During the earliest oil booms, wells were dug haphazardly where oil seeped to the surface. But as with all booms, once the scent of oil was in the air, and the competition for productive well locations started to heat up, more and more expertise, ingenuity and creativity bred a set of best practices that has been tweaked and added to across the decades. Today, the word “haphazard” could never be used within a mile of an oil drilling operation. Safety, precision and hard science rule the day in the modern oil and gas industry.
Competition has led to more advanced techniques, such as directional drilling and hydraulic fracturing (more commonly known as “fracking”), to get to oil and natural gas reservoirs that are deeper, more remote and more difficult to access.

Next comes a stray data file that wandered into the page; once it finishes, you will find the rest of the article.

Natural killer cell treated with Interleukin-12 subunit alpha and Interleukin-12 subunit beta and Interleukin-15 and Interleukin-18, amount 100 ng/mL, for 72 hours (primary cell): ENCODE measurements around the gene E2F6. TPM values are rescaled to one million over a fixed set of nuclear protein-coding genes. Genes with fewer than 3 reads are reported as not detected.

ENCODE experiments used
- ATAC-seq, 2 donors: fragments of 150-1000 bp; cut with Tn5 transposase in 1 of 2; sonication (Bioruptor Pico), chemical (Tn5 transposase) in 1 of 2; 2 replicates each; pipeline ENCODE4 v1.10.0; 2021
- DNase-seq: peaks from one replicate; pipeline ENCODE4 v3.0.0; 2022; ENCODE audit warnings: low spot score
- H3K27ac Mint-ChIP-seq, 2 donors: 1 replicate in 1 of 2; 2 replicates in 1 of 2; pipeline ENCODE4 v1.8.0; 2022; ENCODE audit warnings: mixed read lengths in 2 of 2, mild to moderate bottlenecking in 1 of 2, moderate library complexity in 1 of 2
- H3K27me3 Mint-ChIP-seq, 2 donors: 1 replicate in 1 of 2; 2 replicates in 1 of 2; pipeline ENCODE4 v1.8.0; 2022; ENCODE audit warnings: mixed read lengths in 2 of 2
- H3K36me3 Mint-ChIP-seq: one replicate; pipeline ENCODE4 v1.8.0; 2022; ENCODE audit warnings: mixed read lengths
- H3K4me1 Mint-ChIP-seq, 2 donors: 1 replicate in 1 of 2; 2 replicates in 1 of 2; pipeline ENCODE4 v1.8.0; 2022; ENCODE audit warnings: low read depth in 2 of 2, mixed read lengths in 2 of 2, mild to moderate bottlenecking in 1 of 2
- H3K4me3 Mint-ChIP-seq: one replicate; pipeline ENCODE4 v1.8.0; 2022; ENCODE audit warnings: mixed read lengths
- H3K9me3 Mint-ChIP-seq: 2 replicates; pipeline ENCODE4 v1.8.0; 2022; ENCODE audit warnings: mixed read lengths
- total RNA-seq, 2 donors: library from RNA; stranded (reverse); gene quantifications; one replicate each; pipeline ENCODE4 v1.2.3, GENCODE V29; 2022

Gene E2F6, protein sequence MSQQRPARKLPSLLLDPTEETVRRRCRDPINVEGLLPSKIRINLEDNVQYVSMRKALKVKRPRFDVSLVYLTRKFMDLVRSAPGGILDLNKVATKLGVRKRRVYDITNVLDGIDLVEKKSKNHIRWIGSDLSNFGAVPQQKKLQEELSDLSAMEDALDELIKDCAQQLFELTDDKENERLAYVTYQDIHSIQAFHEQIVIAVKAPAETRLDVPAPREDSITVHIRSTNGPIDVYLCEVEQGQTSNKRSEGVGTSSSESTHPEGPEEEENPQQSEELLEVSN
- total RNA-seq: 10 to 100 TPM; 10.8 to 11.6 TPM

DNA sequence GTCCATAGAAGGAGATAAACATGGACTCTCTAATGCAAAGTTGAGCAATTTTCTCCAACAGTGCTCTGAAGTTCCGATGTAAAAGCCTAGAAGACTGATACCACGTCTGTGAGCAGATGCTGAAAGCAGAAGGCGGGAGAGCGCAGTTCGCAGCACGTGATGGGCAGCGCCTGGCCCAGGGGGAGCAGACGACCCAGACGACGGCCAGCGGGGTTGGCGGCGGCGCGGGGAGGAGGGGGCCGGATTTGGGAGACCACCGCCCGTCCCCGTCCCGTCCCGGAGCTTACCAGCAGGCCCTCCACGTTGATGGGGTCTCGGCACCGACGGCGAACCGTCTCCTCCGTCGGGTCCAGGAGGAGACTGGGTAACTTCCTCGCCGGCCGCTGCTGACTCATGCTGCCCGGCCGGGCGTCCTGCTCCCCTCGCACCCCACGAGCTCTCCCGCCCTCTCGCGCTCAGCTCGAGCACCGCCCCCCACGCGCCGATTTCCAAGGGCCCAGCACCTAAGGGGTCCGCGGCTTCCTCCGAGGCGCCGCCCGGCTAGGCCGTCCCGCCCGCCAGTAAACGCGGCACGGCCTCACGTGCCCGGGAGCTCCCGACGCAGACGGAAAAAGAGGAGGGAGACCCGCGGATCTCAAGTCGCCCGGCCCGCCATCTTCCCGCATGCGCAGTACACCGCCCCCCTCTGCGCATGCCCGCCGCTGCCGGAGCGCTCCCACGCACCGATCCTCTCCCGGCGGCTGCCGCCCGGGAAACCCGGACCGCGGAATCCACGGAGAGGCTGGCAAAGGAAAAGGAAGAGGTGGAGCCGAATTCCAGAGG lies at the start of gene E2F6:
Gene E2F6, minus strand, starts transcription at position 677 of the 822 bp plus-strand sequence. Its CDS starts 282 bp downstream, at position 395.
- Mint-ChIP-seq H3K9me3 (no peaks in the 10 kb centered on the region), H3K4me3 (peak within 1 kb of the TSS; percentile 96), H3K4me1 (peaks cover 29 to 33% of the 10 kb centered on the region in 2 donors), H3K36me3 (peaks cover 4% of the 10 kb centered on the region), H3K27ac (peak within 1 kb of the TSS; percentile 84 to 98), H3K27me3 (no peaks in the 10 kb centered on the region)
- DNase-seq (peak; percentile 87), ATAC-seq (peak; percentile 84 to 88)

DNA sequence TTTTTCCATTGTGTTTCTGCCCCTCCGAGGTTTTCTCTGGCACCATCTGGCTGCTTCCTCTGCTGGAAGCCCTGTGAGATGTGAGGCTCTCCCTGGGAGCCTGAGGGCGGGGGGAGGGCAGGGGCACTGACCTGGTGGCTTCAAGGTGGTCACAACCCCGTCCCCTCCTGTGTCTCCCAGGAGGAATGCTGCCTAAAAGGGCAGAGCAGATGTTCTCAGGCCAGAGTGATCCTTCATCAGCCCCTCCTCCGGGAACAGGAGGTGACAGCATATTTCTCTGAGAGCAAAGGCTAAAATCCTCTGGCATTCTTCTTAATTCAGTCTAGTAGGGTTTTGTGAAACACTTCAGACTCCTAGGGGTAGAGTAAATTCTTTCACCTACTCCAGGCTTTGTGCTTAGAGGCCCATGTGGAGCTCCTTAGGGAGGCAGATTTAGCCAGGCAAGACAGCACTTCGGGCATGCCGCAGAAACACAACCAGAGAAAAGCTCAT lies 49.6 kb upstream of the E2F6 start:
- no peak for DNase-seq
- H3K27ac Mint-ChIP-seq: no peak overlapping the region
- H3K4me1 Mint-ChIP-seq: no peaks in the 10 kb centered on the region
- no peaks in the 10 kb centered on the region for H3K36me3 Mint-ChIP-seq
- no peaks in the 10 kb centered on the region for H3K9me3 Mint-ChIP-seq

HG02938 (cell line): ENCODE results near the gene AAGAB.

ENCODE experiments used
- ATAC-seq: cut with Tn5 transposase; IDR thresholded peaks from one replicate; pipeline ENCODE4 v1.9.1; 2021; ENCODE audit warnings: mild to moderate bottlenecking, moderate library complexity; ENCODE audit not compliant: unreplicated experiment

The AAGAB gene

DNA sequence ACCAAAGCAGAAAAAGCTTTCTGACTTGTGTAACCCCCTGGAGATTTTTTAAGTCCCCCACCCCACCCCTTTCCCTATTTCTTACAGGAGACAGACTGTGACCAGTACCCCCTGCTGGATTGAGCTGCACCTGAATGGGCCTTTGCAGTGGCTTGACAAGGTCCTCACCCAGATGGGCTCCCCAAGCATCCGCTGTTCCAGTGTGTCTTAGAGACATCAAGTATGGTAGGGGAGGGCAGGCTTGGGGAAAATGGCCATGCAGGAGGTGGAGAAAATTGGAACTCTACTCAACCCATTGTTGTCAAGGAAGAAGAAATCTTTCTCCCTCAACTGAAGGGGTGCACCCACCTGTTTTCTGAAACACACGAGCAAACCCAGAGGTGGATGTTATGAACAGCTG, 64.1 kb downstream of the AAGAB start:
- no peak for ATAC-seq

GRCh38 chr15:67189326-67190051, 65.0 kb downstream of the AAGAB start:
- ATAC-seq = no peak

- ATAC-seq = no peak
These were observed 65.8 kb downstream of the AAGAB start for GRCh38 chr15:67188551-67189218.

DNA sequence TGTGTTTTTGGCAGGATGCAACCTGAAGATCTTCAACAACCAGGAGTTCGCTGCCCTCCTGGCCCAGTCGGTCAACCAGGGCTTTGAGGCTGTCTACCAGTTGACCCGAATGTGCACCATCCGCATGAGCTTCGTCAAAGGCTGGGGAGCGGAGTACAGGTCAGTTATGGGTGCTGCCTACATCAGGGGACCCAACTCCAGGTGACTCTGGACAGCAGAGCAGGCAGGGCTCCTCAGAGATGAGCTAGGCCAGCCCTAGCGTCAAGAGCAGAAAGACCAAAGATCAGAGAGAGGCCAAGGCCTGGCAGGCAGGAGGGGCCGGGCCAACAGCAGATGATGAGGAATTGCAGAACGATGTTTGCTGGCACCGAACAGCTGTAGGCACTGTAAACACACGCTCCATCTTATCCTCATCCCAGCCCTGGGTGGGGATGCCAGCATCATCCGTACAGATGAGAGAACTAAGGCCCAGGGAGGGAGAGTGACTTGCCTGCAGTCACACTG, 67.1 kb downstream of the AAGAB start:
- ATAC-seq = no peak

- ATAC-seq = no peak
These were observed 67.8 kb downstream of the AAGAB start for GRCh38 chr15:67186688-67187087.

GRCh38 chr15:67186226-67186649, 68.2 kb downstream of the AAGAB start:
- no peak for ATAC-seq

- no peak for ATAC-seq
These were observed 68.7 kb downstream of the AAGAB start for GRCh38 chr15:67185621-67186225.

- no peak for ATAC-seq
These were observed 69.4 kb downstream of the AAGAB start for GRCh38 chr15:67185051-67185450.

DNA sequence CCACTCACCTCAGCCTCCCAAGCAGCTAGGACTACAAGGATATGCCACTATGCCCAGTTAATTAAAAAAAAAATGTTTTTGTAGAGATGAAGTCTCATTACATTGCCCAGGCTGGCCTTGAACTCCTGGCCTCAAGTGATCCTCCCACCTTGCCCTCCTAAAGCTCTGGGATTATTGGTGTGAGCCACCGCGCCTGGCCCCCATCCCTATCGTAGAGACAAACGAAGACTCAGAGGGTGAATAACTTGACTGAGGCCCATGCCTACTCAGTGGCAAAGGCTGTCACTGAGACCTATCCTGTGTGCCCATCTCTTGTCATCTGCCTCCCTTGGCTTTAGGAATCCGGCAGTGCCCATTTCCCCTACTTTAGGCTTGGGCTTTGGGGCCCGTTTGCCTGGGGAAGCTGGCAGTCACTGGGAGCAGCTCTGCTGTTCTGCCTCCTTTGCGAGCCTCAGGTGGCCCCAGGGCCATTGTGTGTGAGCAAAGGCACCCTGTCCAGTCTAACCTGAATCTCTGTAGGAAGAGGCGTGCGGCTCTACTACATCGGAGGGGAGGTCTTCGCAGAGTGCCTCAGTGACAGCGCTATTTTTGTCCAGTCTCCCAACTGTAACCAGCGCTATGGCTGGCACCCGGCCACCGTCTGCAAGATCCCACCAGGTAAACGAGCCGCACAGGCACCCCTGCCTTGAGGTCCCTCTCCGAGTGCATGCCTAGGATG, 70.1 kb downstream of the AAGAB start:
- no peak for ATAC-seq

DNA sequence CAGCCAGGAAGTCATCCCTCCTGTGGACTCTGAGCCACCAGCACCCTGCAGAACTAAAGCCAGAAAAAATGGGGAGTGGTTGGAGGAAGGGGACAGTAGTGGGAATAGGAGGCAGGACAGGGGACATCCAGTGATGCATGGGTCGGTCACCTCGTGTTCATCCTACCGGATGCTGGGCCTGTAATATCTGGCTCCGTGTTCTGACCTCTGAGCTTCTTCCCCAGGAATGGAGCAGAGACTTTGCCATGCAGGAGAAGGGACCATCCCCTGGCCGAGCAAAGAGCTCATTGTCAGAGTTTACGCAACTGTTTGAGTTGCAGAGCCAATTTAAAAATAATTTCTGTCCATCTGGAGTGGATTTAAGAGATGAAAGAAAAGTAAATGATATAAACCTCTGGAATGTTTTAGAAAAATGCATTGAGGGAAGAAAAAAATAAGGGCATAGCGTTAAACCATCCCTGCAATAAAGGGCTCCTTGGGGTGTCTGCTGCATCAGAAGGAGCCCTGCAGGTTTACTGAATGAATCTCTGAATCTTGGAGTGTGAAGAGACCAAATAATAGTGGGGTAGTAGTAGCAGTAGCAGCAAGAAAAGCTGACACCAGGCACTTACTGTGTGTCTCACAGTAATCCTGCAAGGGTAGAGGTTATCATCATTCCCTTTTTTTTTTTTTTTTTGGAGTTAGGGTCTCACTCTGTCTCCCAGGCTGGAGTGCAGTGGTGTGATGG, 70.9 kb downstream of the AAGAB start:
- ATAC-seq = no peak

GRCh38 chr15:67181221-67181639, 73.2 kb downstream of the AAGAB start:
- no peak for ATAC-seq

Erdos-Miller, a Houston, Texas-based engineering solutions provider specializing in the oil and gas industry, thrives in these challenging conditions. The firm develops down-hole devices used in the drilling of advanced horizontal wells that not only help their clients get to well-concealed natural resources, but also provide critical drilling and operational data, directly from the drill tools.
Advanced horizontal wells fall under the directional drilling method, which is the practice of drilling non-vertical wells. Directional drilling is utilized for a number of reasons, including improved production, reduced surface impact and drilling an offshore well from an onshore location. This technique calls for an advanced set of tools and communication capabilities to ensure the precision of the operation and to troubleshoot unexpected issues.
When Ken Miller began his work in the oil and gas sector, the majority of the hardware being used in these applications utilized a serial protocol.
“Based on my experience with CAN at Texas Instruments, we began designing systems that used the CAN bus protocol instead,” said Miller.